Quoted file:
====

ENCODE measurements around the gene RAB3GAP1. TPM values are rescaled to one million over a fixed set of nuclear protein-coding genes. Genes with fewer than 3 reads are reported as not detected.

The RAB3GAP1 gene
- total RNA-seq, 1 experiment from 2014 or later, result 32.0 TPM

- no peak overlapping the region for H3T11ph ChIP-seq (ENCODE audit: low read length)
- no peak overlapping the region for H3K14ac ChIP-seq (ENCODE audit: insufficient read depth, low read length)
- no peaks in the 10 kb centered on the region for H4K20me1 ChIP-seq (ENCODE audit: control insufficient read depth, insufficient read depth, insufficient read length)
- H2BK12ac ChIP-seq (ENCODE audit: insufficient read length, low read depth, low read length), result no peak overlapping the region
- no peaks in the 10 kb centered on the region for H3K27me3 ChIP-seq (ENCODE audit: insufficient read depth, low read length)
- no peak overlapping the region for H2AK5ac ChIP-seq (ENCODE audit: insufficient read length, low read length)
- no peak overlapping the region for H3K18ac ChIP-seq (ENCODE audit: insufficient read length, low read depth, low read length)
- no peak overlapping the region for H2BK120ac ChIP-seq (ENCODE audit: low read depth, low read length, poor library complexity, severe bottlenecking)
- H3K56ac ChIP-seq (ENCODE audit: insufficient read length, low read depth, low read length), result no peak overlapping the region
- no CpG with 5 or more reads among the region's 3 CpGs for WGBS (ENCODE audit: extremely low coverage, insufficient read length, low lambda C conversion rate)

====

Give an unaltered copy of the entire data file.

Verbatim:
ENCODE measurements around the gene RAB3GAP1. TPM values are rescaled to one million over a fixed set of nuclear protein-coding genes. Genes with fewer than 3 reads are reported as not detected.

The RAB3GAP1 gene
- total RNA-seq, 1 experiment from 2014 or later, result 32.0 TPM

- no peak overlapping the region for H3T11ph ChIP-seq (ENCODE audit: low read length)
- no peak overlapping the region for H3K14ac ChIP-seq (ENCODE audit: insufficient read depth, low read length)
- no peaks in the 10 kb centered on the region for H4K20me1 ChIP-seq (ENCODE audit: control insufficient read depth, insufficient read depth, insufficient read length)
- H2BK12ac ChIP-seq (ENCODE audit: insufficient read length, low read depth, low read length), result no peak overlapping the region
- no peaks in the 10 kb centered on the region for H3K27me3 ChIP-seq (ENCODE audit: insufficient read depth, low read length)
- no peak overlapping the region for H2AK5ac ChIP-seq (ENCODE audit: insufficient read length, low read length)
- no peak overlapping the region for H3K18ac ChIP-seq (ENCODE audit: insufficient read length, low read depth, low read length)
- no peak overlapping the region for H2BK120ac ChIP-seq (ENCODE audit: low read depth, low read length, poor library complexity, severe bottlenecking)
- H3K56ac ChIP-seq (ENCODE audit: insufficient read length, low read depth, low read length), result no peak overlapping the region
- no CpG with 5 or more reads among the region's 3 CpGs for WGBS (ENCODE audit: extremely low coverage, insufficient read length, low lambda C conversion rate)